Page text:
So there you have it, a Uranus joke from 1881 — AND IT’S STILL FUNNY!
Is it Uranus Joke Zero, though? The attribution indicates that the joke was reprinted from the Virginia Enterprise of Nevada, attesting to a longer-lived frontier tradition. (Intriguingly, Samuel Clemens first used the pen name “Mark Twain” when writing for the very same Enterprise in 1863, though no mention of the planet occurs in his writing for that publication.)
What we can surmise is that in 1881, three decades after the consensus agreement about the name of the seventh planet from the sun in a world without mass electronic communications (but not without playground comedians), a Uranus joke was still novel enough to merit inclusion in a noteworthy satirical publication in New York City. Unless the punchline is actually “Those will be the principal occurrences,” which I wager it is not.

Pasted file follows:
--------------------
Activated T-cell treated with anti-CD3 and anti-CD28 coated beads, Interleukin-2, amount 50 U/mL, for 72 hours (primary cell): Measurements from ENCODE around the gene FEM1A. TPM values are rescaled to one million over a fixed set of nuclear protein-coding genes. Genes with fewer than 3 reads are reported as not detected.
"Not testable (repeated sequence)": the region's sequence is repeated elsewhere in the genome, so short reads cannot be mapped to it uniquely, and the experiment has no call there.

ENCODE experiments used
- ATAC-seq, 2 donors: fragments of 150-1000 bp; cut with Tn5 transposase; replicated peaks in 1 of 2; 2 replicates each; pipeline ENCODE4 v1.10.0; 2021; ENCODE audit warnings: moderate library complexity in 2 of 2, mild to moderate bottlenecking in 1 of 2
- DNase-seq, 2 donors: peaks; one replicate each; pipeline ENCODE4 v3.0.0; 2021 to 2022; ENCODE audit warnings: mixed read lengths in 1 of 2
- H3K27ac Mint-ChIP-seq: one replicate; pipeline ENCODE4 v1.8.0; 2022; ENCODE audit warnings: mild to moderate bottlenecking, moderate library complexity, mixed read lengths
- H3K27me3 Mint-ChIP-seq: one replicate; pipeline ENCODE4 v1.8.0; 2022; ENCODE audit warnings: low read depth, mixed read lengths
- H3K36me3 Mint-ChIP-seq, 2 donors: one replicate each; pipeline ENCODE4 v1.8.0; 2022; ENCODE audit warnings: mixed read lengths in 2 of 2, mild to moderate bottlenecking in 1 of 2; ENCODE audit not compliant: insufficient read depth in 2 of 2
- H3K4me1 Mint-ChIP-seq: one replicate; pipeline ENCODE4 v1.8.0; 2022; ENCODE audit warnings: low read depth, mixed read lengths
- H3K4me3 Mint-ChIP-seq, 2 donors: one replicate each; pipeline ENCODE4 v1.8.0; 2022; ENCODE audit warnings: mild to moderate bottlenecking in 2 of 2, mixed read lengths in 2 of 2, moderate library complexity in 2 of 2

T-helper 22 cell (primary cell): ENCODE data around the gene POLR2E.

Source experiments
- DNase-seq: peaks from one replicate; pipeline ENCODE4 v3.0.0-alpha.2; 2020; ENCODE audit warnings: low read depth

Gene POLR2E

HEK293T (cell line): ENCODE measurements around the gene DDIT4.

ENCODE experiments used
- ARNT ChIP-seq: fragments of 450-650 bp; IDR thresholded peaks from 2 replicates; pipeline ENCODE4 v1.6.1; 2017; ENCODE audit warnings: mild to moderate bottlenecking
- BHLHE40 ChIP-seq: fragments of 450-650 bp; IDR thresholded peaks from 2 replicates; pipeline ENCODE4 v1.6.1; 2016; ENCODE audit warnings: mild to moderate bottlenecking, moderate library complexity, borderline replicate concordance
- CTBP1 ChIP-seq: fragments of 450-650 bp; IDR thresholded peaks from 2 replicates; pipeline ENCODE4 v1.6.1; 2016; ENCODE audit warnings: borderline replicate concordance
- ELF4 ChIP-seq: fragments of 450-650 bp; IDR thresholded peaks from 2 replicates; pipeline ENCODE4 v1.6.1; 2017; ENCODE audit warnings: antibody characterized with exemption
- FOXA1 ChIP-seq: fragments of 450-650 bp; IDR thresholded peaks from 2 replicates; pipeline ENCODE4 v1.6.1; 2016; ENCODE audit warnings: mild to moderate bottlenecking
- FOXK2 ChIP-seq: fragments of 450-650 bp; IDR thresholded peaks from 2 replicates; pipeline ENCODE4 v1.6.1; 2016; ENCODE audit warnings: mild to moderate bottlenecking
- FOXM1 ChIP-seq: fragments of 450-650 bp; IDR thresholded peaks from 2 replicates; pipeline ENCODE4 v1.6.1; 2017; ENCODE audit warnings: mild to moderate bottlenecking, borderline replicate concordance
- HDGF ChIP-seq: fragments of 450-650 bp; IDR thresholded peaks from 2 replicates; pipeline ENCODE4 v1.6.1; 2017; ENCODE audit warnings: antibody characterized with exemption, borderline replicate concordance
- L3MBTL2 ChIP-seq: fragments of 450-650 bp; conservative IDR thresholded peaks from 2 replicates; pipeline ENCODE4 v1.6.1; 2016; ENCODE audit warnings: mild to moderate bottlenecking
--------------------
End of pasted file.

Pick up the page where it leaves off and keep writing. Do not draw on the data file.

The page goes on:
So here was a curious historical convergence on that one page of Puck magazine — the first emoticons and a 136-year-old Uranus joke. Is it possible that the joke was also the first of its kind? I wanted to find out. Before we leave Puck, however, I would be remiss if I didn’t call attention to the cartoon on the same page about a lecherous clergyman.
That kind of stuff is also evergreen. ;‑)
Uranus is Newsworthy
The first time “Uranus” appeared in a U.S. newspaper (at least, one that has been digitized by the Library of Congress) comes in 1838, when the New York Morning Herald listed a ship by that name in its September 24 edition. A second citation appears in the Rutland, Vermont Herald in February 1840, in an article picked up from the Journal of Commerce titled “An Idea of the Universe” that explores Herschel’s astronomical work. At that time, the seventh planet Uranus represented the farthest known reaches of our solar system.